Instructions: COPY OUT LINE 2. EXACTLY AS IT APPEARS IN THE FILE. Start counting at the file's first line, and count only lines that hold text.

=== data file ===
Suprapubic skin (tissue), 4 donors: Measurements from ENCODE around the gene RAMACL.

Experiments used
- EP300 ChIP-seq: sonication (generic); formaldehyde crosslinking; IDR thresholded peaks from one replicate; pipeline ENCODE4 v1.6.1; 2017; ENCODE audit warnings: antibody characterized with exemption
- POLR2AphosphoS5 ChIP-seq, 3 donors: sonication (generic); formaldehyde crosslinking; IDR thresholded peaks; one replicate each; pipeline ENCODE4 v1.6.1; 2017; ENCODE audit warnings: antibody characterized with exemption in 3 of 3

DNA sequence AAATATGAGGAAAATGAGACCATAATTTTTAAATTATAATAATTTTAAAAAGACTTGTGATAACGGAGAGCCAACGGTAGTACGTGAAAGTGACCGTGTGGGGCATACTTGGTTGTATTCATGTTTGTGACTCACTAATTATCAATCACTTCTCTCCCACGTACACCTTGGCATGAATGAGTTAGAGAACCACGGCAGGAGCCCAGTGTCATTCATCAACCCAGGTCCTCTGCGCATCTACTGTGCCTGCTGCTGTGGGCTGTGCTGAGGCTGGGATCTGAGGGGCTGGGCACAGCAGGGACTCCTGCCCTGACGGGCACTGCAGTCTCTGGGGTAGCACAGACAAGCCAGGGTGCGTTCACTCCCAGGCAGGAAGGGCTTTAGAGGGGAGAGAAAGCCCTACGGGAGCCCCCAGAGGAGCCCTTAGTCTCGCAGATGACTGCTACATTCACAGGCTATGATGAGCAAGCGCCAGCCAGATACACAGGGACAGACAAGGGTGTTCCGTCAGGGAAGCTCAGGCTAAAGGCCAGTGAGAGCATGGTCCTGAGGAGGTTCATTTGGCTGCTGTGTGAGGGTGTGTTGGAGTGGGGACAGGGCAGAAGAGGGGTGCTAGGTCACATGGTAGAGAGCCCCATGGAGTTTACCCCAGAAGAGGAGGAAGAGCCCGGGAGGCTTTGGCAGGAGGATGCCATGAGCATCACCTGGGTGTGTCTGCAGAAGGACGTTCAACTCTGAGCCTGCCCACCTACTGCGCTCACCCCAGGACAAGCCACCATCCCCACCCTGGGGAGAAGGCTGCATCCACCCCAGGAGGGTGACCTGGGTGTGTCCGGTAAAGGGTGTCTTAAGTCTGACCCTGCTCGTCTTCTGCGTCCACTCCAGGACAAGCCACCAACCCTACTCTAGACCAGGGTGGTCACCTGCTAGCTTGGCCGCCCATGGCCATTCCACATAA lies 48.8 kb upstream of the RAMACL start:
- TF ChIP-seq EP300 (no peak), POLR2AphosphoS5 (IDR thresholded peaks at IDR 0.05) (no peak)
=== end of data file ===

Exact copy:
Experiments used